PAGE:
Hello My Lovelies!
Welcome to The Travelling Midwife. This our first blog on the website and I am really excited to share it with you. Clare is the blogger/creator, midwife and mummy behind Mumsy Midwife – if you haven’t been there already check out all the links at the end. Clare is going to be writing every other Monday for Mumsy Mondays!
We start of this Mumsy Monday with ‘ The Social Media Savvy Student Midwife’ to you all you newbies coming in and starting your course, welcome and congrats! I’m so excited for you all and I hope that you are enjoying the start of your future as a midwife. This is a great read of ways to stay safe and awareness when using social media. You may have heard the horror stories, but in the past girls have been removed from midwifery courses dues inappropriate use of social media, so please be safe and take Mumsy Midwife Clare’s advice!
I hope you enjoy! Don’t forget to comment and share with your fellow midwifery students!
The Social Media Savvy Student Midwife
When you begin your training as a student midwife, you’re bound to be excited, nervous and proud to be where you are. After all most Universities are interviewing upwards of 1000 people for usually a very modest amount of places. This is completely uncharted territory and you have no idea what the next 3 years have in store (if you’re on the shortened course, you’ll have a bit more of an inkling). But one thing you MUST learn before you get to the practise bit, is social media.
The majority of us have a Facebook, Twitter and Instagram, some may have a Snapchat too. But now that you are on a professional course, you need to have a bit of a different outlook on how you approach your social media accounts. Your professional persona is also shaped by your social media persona. Here are a few tips to get you on the right track.
1. Privacy settings
Make sure your privacy settings are set to the highest level, make your Instagram private and lock down on who can see your Facebook pictures. This is because you don’t want your personal life to bleed into your newly professional life. There is nothing wrong with having a few drunk pictures dotted here and there, but you don’t want patients finding them or future potential employers. If you have any more risqué pics, delete them. Part of the NMC qualification statement is that you are of “good health and good character” and the above can compromise the image of good character, if you are not careful.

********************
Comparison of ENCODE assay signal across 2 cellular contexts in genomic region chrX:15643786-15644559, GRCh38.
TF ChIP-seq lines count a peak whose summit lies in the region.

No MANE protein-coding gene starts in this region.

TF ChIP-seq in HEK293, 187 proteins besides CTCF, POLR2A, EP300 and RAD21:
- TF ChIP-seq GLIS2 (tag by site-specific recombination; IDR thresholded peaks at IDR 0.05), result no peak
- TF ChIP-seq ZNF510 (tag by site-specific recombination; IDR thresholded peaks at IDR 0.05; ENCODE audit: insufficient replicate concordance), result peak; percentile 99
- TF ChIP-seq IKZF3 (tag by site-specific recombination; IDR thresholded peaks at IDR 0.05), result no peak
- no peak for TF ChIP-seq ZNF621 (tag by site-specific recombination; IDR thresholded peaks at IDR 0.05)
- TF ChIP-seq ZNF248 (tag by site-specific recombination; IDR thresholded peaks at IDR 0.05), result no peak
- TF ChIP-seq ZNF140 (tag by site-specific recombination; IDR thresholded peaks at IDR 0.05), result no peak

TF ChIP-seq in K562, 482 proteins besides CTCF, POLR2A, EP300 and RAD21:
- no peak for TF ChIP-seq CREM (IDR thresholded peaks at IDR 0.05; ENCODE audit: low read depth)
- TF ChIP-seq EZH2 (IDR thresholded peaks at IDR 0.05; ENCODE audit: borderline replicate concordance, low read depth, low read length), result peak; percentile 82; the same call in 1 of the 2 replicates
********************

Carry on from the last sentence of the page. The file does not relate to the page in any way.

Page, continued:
Now this is a biggie. I have had many a student and colleague fall in to this trap. It’s so easy to get swept up with the love of the job and inadvertently put yourself at risk. Even saying something as plain as “I delivered a baby today” can be classed as breaking confidentiality, so keep a clear separation between work and your social media. Also don’t put on Facebook which hospital you’re working at, there have been cases where patients have tracked down staff and asked them medical questions on Facebook, and unfortunately, the midwives/STMs have replied (a massive no-no). So many blasé comments have been posted on Facebook, just intending to share the excitement that being a student midwife or midwife brings that have gotten them into hot water with the course director or management. It’s ok to be proud, just be careful with how you gush about it.
3. Think about the past
Have a little think to your younger days and when you weren’t so experienced in social media. Have you made any embarrassing errors? Back in the days of Myspace (God, I know how old do I sound?) there was plenty of room to make juvenile boo-boos, things that you look back on now and cringe. Think about it, have you made any? Maybe you’ve got some very old pictures on Facebook or you have an old Myspace account that is so completely 2005. Go back and delete them, review your accounts from years ago as blunders like revealing pictures or a nasty rant can come back to bite you on the bum. Google your name and see what comes up in the search results, you may find some surprises.
4. Read your policies and guidelines
In with your course information there will be a stipulation on social media and also your linked hospital(s) will have their own policies and guidelines. Review these so you know where you stand, ignorance isn’t innocence so not knowing whats written isn’t worthy to get you out of hot water. They are usually very clear and give you a firm footing for using social media as a STM/midwife.
Don’t be scared about social media, there are lots of intricacies that you may not have thought of, but it doesn’t mean you should become a Facebook hermit. Just think about what you’re writing and say to yourself, “Would I be happy to say this to my boss?”. If the answer is yes, go ahead, if not I would think about keeping it to yourself. Enjoy your training and share your achievements with each other, go and have fun and be a student, this is a very special time you will always look back on fondly of, this is the start of your new life!